We invite postgraduate research proposals in a number of disease areas that impact significantly on patient care. We focus on exploring the mechanisms of disease, understanding the ways disease impacts patients’ lives, utilising new diagnostic and therapeutic techniques and developing new treatments.
As a student you will be registered with a University research institute, for many this is the Institute for Cellular Medicine (ICM). You will be supported in your studies through a structured programme of supervision and training via our Faculty of Medical Sciences Graduate School.
We undertake the following areas of research and offer MPhil, PhD and MD supervision in:
Newcastle hosts one of the most comprehensive organ transplant programmes in the world. This clinical expertise has developed in parallel with the applied immunobiology and transplantation research group. We are investigating aspects of the immunology of autoimmune diseases and cancer therapy, in addition to transplant rejection. We have themes to understand the interplay of the inflammatory and anti-inflammatory responses by a variety of pathways, and how these can be manipulated for therapeutic purposes. Further research theme focusses on primary immunodeficiency diseases.
There is strong emphasis on the integration of clinical investigation with basic science. Our research include:
We also research the effects of UVR on the skin including mitochondrial DNA damage as a UV biomarker.
This area emphasises on translational research, linking clinical- and laboratory-based science. Key research include:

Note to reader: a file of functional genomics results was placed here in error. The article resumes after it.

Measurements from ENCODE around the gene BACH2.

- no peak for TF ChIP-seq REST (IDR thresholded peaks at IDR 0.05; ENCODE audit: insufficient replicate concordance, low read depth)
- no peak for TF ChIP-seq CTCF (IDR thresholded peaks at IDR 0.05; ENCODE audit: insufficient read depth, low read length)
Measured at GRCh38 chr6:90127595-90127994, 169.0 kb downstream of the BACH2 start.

Focus is on applied research and aims to underpin future clinical applications. Technology-oriented and demand-driven research is conducted which relates directly to health priority areas such as:
This research is sustained through extensive internal and external collaborations with leading UK and European academic and industrial groups, and has the ultimate goal of deploying next-generation diagnostic and therapeutic systems in the hospital and health-care environment.
There is a number of research programmes into the genetics, immunology and physiology of kidney disease and kidney transplantation. We maintain close links between basic scientists and clinicians with many translational programmes of work, from the laboratory to first-in-man and phase III clinical trials. Specific areas:
We have particular interests in:
Novel non-invasive methodologies using magnetic resonance are developed and applied to clinical research. Our research falls into two categories:
Our studies cover a broad range of topics (including diabetes, dementia, neuroscience, hepatology, cardiovascular, neuromuscular disease, metabolism, and respiratory research projects), but have a common theme of MR technical development and its application to clinical research.